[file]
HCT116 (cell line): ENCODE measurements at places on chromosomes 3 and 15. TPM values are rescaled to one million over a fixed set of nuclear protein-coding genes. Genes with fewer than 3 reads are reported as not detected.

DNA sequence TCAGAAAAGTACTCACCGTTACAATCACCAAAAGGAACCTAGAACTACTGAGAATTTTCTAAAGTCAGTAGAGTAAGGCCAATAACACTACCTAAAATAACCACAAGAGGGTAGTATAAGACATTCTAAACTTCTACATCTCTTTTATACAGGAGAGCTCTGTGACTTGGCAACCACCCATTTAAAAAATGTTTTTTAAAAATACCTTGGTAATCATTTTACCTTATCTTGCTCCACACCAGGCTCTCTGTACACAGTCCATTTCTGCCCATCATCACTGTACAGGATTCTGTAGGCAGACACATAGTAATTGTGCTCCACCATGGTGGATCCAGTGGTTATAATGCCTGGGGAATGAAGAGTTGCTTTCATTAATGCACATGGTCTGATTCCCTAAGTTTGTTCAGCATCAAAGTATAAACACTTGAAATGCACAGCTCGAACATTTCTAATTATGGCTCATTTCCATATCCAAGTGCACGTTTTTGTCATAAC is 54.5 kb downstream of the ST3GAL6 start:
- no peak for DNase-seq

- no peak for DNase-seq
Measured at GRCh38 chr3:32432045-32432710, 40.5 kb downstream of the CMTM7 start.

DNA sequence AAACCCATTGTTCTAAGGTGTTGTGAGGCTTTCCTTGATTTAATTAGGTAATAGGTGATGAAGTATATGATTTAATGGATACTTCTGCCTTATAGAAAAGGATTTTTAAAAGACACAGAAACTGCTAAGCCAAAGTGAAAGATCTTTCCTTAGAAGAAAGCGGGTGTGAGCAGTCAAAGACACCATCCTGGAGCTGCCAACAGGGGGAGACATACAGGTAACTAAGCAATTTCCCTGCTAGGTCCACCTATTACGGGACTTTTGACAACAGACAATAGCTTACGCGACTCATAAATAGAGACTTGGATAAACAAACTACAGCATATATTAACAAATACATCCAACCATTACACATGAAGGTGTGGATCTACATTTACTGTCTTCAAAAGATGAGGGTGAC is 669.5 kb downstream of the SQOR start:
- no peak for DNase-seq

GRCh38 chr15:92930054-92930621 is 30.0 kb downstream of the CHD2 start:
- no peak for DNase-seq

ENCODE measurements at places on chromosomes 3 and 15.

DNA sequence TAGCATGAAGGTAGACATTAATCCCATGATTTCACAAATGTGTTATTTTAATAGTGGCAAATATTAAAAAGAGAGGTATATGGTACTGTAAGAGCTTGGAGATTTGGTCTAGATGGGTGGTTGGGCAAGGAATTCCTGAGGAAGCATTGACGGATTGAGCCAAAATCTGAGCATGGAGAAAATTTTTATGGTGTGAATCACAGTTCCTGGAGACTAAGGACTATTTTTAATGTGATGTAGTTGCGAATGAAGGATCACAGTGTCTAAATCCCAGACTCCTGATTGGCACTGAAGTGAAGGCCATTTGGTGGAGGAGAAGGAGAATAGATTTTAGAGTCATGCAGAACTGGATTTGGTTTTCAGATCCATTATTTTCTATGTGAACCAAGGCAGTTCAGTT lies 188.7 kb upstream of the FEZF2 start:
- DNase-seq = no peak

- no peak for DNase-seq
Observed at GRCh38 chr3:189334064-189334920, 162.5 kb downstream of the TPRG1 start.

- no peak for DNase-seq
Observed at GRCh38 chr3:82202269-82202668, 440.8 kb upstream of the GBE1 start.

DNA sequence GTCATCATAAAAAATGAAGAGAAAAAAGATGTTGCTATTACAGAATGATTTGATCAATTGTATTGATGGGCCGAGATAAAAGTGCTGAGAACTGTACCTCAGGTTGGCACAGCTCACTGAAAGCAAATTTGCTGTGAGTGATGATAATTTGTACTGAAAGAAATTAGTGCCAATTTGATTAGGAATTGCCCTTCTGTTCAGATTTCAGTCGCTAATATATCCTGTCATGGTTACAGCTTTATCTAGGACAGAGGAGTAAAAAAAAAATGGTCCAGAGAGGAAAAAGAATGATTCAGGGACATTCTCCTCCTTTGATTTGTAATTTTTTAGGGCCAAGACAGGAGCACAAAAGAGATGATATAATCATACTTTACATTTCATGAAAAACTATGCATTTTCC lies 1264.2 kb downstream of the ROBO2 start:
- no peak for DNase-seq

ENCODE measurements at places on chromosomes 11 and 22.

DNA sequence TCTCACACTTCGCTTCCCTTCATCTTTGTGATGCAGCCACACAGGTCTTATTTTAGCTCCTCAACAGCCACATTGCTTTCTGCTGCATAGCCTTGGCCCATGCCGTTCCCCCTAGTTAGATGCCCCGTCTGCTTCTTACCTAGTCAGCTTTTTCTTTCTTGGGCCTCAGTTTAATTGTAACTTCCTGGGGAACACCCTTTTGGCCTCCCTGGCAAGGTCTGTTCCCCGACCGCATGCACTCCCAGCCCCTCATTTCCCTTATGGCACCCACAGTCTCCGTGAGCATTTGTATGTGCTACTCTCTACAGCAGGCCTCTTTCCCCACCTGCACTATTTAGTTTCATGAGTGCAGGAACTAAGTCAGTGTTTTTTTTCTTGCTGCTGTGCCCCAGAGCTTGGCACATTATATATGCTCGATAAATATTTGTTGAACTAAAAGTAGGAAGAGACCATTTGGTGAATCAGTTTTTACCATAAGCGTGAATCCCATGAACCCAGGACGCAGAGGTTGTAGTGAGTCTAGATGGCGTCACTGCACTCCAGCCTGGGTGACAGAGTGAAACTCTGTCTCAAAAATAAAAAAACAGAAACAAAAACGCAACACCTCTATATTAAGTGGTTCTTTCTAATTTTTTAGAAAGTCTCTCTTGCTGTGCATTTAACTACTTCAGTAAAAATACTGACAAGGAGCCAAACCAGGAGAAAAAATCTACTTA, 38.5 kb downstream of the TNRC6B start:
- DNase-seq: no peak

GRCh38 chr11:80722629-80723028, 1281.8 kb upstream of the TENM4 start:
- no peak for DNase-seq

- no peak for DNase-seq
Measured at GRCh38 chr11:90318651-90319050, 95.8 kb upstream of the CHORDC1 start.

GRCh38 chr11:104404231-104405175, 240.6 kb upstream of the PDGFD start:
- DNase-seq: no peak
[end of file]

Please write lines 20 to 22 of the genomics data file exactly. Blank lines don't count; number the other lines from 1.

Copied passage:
DNA sequence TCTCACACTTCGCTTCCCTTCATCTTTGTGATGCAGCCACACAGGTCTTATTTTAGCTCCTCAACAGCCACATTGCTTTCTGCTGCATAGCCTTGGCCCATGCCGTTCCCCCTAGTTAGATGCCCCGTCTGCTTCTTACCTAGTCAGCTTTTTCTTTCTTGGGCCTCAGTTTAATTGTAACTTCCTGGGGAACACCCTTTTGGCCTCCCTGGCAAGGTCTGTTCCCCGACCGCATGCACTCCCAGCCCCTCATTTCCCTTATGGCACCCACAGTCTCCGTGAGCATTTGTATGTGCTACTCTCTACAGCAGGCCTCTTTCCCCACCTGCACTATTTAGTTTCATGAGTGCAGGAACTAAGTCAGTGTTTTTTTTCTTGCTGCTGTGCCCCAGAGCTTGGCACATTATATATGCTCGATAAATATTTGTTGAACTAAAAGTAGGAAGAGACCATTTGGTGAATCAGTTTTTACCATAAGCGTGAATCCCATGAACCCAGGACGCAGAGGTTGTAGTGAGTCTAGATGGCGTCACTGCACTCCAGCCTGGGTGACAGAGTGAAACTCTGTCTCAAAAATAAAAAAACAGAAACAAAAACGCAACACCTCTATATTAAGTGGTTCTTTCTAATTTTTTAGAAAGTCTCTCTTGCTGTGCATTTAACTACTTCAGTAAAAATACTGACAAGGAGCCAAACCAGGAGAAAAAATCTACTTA, 38.5 kb downstream of the TNRC6B start:
- DNase-seq: no peak

GRCh38 chr11:80722629-80723028, 1281.8 kb upstream of the TENM4 start: